4 comments | published by Linda | November 21, 2010

"When I was just a little girl, I asked my mother what will I be? Will I be pretty, will I be rich?"....I was just a little girl, but the question mattered. I loved to be told that I was a pretty little girl. Pretty mattered. It matters to all of us. Why? We know the power of pretty.


Growing into our teen years is not a smooth transition. These years bring braces, acne, and the sudden need for makeup. Drinking diet soda and eating diet bars in order to keep our jeans fitting our changing figures, we know that pretty is paramount. 


When we enter motherhood, pregnancy affects our pretty. Something about the extra pounds we acquire, along with skin and hair changes, we feel less pretty.


As we look ahead to the wonder years, I am certain we will be offered creams, hair color, and diet programs that we can invest in. These are small attempts to hold onto pretty as long as possible. I have seen some older women, desperately trying to hold on...and it's not pretty.


My girls now look up at me, with a diet soda in hand, and ask..."Will I be pretty?"...Oh yes, I want to teach them that they will be pretty. They will be pretty strong, pretty kind, pretty patient, pretty joyful and loving. They will be pretty filled with their Lord, and his love for them. 


Diet sodas and protein bars, little calories and starvation won't bring them to this point. Only by feasting regularly in his presence, and in his word will make them beautiful before him. We can't starve ourselves to the point of beauty. We have to eat. We have to eat regularly. 


Becoming distracted by the need for pretty keeps us from what matters. We must draw close to him, let him do the work within us. As his child we can then ask, "What will we be? Will we be pretty, will we be rich?"...can you hear his answer?

Posted in Powder Room    |   Tags: Am I Pretty?
1 comment | published by Linda | August 22, 2010
Stepping into the bathroom, she caught my eye in the mirror. Dressed in capris, a bright tank, and a plaid button down, she walked over to the bathtub and sat on the edge. After a huge sigh, she told me how her clothes made her look fat. Once again, I told her to pick up my Bible on the edge of the sink and turn to Psalm 139. She grinned, knew the routine, and began to read.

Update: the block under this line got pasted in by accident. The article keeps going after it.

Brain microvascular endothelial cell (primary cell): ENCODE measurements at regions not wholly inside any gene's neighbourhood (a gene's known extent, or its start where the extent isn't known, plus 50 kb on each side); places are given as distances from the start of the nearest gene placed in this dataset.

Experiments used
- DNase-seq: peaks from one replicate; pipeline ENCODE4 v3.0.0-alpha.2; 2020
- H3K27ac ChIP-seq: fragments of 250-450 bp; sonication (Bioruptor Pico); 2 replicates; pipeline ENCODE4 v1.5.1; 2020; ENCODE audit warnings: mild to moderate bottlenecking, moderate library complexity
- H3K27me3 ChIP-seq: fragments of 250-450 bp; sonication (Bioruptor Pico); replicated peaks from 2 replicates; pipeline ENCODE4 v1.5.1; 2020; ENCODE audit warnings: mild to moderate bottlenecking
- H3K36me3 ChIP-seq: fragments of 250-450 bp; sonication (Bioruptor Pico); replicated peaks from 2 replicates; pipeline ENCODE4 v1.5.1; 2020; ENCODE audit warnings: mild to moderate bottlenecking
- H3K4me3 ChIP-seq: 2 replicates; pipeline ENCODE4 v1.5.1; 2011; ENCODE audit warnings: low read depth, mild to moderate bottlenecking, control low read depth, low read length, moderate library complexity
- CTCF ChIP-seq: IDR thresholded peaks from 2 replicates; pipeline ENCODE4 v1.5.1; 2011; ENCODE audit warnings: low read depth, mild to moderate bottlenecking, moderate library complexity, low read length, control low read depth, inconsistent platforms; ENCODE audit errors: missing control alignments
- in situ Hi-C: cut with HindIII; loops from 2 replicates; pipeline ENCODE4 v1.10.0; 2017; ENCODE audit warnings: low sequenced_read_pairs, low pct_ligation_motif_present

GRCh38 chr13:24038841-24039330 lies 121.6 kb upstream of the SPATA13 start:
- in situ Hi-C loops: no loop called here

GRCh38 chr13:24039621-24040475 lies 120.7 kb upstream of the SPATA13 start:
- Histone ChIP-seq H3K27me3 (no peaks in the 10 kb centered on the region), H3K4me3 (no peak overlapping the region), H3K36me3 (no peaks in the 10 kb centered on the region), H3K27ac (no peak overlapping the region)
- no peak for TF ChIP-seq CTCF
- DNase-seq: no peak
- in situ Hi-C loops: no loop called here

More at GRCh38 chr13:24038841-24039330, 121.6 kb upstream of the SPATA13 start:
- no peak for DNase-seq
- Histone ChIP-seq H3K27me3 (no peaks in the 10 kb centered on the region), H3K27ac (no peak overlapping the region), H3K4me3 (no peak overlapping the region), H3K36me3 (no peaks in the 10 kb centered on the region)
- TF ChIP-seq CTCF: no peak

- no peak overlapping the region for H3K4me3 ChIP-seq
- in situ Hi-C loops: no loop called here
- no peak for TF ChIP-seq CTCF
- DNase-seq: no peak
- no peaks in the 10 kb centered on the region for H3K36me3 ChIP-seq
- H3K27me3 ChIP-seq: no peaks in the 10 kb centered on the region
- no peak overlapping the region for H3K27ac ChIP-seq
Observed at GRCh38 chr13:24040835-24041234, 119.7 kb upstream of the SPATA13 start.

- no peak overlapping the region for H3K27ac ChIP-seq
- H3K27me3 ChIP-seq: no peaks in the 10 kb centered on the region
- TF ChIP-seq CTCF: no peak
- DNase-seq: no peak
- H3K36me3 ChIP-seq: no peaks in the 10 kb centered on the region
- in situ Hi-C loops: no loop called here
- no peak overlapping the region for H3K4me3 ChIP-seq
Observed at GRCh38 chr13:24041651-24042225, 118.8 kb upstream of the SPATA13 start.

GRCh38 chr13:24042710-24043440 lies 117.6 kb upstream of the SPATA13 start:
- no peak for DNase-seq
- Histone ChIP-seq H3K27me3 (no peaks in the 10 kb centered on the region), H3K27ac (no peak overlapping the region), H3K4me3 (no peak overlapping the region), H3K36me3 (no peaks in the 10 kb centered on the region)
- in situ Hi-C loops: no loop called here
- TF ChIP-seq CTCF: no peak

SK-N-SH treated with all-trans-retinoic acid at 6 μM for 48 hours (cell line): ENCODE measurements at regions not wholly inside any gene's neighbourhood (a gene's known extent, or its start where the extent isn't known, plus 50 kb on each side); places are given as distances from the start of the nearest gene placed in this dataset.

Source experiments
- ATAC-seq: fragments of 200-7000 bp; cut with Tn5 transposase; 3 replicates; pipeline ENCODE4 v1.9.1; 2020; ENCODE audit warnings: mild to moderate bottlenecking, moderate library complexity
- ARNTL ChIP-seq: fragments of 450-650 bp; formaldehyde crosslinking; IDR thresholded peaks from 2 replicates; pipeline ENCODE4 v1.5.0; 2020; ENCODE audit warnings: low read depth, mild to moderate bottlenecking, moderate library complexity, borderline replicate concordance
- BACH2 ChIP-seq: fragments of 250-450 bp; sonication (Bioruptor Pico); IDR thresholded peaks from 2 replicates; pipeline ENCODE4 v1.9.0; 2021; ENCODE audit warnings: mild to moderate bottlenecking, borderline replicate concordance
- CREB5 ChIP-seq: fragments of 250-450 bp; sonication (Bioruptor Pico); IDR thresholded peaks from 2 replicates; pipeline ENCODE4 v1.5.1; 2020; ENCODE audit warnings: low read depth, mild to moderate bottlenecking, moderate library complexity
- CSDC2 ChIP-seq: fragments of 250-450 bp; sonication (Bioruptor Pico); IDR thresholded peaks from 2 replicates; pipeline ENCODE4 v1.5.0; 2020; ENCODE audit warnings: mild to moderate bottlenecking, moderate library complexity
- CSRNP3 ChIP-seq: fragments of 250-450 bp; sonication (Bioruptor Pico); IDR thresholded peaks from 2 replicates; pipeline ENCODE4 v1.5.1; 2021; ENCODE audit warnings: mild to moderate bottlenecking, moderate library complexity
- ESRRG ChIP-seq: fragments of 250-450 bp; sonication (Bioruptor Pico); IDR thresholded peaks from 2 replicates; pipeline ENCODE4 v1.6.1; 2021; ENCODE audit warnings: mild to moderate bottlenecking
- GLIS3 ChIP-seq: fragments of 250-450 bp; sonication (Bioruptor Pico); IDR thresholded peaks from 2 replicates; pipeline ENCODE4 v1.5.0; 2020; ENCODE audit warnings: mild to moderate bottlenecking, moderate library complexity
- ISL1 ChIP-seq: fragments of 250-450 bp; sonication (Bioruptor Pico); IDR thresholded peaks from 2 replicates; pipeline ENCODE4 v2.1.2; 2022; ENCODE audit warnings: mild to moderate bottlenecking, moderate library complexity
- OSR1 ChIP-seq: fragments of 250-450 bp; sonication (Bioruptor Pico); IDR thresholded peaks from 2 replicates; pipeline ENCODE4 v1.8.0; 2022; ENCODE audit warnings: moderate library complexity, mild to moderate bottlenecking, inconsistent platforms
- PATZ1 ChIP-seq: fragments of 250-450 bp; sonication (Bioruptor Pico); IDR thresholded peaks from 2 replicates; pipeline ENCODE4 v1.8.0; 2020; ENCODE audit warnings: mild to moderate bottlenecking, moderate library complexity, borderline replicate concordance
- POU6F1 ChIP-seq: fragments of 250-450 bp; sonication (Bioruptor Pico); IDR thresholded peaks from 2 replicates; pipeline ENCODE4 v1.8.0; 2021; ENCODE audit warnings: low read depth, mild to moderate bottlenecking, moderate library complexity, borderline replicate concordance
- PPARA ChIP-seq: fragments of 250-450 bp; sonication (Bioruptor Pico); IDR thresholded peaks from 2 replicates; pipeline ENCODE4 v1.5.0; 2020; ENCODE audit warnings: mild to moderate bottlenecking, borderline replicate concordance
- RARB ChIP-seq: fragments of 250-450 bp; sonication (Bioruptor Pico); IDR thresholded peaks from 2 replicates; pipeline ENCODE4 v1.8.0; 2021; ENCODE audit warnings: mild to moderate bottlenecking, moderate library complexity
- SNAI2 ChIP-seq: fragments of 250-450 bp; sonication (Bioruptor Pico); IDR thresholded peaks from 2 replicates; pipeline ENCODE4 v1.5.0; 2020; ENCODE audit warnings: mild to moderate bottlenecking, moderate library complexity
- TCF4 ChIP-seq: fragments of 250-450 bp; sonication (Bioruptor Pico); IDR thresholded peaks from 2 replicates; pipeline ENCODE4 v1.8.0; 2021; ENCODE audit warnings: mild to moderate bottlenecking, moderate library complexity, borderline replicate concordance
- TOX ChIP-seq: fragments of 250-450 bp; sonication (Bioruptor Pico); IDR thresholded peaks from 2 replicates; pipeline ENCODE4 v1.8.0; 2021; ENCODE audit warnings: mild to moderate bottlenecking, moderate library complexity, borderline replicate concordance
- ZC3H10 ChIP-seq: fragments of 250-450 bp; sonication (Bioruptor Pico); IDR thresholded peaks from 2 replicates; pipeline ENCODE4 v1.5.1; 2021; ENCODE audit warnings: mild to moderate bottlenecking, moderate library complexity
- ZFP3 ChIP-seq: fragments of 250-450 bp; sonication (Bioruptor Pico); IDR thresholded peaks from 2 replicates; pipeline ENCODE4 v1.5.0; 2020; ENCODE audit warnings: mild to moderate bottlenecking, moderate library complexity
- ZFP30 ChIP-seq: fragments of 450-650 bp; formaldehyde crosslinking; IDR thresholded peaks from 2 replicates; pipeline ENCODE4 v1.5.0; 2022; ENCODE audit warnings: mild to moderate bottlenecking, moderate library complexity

As she was reading out loud, I continued putting my make up on, and figuring out my outfit for the day. After changing several times, I noticed I wasn't listening to the verses, but only hearing my own thoughts about how the shirt I had on had too large of a print which accentuated my belly, and how it fell at a point on my thighs that made me feel fat. Hmmm, I wonder where she got it from.

Reading how our Lord views us, and loves us, is food for our self image. Understanding and believing what matters to him, helps us to focus on what really matters, not what doesn't. When we begin to slip into insecurity, and disliking our outward appearance, we should be reminded of our hunger. We must fill our souls with what he values, and the knowledge of how special we are to him. This is food, we need it often.

Filling ourselves with his word is something we don't need to measure, weigh, calculate, limit or work to burn off. We can fill ourselves with no limits. I would much rather show my daughter how to break away from a self image that tells her she's fat, and replace it with a fat soul, filled with his love.